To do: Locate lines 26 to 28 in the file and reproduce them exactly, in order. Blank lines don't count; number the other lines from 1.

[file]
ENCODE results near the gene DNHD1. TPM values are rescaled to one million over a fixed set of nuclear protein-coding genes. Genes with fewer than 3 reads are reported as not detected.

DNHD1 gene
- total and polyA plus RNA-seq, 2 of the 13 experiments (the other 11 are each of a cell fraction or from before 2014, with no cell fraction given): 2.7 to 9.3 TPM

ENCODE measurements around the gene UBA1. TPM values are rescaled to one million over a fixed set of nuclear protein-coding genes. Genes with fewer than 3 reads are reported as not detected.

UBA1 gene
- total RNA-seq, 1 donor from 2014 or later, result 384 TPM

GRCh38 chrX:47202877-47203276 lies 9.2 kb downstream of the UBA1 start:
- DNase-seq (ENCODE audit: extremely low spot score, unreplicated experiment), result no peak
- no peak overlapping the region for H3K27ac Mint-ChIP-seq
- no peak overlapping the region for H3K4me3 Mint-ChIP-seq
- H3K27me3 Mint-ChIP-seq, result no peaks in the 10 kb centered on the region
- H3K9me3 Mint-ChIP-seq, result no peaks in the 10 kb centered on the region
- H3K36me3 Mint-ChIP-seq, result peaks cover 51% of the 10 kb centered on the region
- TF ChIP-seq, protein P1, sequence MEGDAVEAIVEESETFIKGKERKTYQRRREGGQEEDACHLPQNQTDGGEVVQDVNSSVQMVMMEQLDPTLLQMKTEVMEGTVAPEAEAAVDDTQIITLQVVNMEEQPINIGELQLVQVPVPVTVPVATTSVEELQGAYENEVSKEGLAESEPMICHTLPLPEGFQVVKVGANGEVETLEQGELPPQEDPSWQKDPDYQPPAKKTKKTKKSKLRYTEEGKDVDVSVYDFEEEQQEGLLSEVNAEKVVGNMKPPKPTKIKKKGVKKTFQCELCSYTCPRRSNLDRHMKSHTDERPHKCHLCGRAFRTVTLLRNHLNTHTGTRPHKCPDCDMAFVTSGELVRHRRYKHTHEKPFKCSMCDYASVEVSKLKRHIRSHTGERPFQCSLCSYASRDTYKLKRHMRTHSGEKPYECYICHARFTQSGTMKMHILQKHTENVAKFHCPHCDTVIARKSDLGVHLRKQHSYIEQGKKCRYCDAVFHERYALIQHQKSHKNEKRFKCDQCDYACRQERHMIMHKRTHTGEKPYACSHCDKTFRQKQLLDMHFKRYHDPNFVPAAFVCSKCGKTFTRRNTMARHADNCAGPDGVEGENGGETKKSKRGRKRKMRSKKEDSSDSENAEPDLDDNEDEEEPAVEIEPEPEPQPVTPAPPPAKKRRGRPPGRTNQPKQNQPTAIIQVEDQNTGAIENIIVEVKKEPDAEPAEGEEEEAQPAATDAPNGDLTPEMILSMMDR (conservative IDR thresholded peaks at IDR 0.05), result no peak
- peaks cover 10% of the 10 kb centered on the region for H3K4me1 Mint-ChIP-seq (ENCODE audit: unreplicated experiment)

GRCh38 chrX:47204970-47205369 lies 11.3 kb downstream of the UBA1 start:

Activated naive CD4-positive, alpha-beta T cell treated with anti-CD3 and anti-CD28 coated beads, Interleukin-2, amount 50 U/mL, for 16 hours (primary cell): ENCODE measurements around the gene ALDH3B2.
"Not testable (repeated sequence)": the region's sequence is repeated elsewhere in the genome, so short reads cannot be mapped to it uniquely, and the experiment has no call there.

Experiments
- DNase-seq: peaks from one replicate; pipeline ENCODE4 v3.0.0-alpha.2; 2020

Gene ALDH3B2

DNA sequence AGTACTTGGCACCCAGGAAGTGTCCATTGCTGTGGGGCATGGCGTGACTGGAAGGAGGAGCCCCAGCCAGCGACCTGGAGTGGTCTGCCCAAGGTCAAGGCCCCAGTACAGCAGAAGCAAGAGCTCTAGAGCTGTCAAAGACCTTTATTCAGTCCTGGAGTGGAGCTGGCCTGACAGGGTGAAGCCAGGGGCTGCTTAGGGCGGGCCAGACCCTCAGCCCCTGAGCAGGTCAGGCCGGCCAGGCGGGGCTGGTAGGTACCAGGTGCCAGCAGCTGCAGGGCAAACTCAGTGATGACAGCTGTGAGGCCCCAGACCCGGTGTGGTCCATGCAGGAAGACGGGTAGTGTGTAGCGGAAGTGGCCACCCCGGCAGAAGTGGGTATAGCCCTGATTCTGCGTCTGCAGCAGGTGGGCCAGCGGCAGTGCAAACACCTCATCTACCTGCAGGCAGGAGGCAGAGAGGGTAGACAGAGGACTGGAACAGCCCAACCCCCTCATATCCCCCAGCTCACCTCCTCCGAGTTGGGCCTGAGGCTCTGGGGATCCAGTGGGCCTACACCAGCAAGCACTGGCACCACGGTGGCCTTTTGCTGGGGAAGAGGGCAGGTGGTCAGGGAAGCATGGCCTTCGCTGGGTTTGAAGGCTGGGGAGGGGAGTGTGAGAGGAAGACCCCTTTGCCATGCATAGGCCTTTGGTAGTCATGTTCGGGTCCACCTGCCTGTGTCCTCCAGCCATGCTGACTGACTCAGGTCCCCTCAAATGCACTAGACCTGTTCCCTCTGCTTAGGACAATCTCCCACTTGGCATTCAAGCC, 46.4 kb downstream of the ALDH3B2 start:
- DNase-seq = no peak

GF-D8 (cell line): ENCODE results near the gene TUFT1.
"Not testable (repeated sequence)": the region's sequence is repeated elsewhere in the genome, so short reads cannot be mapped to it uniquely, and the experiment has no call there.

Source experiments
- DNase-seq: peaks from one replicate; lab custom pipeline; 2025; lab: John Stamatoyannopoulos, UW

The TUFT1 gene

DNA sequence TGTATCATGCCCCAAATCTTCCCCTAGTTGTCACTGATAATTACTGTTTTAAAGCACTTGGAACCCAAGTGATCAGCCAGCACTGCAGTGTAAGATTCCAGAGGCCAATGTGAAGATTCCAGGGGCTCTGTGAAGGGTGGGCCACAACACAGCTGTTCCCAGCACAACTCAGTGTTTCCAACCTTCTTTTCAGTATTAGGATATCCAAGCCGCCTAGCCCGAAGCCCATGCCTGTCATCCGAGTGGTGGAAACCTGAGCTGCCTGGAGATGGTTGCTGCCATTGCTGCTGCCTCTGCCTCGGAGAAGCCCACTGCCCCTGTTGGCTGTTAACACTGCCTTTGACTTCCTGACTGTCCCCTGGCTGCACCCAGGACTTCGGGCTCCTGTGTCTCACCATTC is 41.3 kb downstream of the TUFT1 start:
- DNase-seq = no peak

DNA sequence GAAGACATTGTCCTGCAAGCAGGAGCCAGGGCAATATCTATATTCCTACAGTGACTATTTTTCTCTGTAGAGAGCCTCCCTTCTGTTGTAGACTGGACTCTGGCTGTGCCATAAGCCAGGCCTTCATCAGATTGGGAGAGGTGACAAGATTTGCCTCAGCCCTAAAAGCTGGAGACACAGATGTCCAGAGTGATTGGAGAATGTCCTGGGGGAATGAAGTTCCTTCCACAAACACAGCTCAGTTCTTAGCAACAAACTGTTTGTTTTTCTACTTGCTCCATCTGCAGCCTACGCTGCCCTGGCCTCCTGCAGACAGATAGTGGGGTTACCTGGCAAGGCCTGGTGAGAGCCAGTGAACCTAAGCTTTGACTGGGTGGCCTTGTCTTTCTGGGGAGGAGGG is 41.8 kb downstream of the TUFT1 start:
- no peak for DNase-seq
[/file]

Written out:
Source experiments
- DNase-seq: peaks from one replicate; lab custom pipeline; 2025; lab: John Stamatoyannopoulos, UW

The TUFT1 gene